My dad wanted a large sofa facing the fireplace, but I drafted up an alternative option:  two smaller sofas facing each other, both with good access to the fireplace (OK, OK…TV).  I always love this arrangement because it’s more conducive to socializing and doesn’t block off the rest of the room, which flows into an open dining/kitchen area.

We set out to pick a pale neutral gray paint color and chose Agreeable Gray by Sherwin Williams, then ordered the basics:  the two medium length Carlisle sofas from Pottery Barn, a customized wide ottoman upholstered in a navy flame stitch ikat fabric, and we’re still all over the place with the carpet (don’t ask).  We also chose a Minwax stain equal parts Jacobean and Dark Walnut for the floors.

As of now, here’s how it looks:

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The floors will be stained this week, with furniture arriving shortly after.  And I’m jonesing to make use of my felt furniture sliders (really important for protecting wood floors) and get the sofas perfectly placed.  Once the pieces are in, we’ll think about side chairs, art work, and accessorizing with some “room jewelry” like lamps and sparkly things.  Trip to Homegoods, anyone??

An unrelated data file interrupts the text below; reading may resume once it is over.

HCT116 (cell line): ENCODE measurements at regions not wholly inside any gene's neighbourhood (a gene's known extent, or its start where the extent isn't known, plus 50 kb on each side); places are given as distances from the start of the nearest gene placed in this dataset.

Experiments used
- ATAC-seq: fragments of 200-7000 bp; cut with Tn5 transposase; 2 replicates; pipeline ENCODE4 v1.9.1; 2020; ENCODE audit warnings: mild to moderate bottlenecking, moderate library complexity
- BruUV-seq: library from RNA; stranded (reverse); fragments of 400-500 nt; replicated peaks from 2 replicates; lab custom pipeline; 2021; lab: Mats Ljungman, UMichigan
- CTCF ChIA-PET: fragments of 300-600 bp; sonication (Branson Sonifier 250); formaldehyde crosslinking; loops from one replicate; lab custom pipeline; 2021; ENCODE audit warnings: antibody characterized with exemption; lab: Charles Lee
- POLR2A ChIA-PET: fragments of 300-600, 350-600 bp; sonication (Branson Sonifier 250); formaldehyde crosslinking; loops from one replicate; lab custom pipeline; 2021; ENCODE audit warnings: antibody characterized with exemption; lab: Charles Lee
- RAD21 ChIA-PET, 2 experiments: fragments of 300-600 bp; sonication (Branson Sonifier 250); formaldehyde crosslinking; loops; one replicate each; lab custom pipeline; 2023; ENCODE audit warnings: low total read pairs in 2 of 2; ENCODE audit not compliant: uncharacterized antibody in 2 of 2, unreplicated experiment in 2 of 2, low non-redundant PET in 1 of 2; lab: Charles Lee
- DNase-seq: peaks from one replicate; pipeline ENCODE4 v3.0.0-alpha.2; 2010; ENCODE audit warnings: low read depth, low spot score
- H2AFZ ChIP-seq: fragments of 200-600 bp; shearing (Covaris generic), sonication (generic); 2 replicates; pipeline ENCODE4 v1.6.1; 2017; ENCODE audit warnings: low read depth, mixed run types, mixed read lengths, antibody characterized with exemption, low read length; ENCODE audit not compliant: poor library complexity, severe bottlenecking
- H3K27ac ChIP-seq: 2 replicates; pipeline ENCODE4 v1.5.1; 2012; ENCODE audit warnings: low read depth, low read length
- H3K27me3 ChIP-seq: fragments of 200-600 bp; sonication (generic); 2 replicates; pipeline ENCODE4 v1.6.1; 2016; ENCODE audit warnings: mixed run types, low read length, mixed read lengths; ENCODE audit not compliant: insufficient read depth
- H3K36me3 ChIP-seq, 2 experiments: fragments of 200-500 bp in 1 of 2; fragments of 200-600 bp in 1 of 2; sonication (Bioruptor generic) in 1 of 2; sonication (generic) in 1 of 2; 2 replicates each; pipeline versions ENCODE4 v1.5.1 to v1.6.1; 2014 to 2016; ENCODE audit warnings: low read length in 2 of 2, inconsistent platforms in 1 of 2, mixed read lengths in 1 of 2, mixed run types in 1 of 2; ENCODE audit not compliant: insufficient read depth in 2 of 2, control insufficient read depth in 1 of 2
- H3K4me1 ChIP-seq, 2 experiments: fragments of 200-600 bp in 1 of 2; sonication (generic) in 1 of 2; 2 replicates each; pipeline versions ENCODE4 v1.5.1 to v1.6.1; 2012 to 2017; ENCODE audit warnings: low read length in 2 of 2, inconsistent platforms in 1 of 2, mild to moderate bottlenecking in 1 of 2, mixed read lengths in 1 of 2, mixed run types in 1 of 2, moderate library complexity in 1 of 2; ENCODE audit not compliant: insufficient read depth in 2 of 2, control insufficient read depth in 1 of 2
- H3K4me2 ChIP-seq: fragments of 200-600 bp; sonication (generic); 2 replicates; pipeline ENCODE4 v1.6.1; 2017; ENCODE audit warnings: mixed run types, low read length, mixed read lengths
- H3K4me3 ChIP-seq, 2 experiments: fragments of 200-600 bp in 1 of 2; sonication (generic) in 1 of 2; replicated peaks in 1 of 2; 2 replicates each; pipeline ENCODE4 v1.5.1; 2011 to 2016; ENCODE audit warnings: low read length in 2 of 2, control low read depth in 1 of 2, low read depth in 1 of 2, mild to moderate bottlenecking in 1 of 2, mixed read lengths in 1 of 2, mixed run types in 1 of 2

Scalloped Accent Wall

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One of my goals this summer is to create an accent wall behind my headboard.  I’ve contemplated a scallop motif ever since I was inspired by this image from Design*Sponge of a teal scalloped bathroom tile:

Bathroom Title (Source:  Genevieve Gorder, as seen in "Design*Sponge"

Bathroom Title (Source: Genevieve Gorder, featured in “Design*Sponge”)

While I love the repetition of the shape, there’s something about the variation in color that appeals to me; it’s anything but flat.  I’ve since seen inspiration everywhere, and just designed something that’s in line with the scale of my wall.  It turns out, the scallop I’ve been attempting is actually just an arc repeated over and over.  After drafting a few versions, I’m opting for the pattern on the left:IMG_2080

As for creating a stencil out of my drawing, I’ll leave that tedious project for another (rainier!) day.  Stay tuned…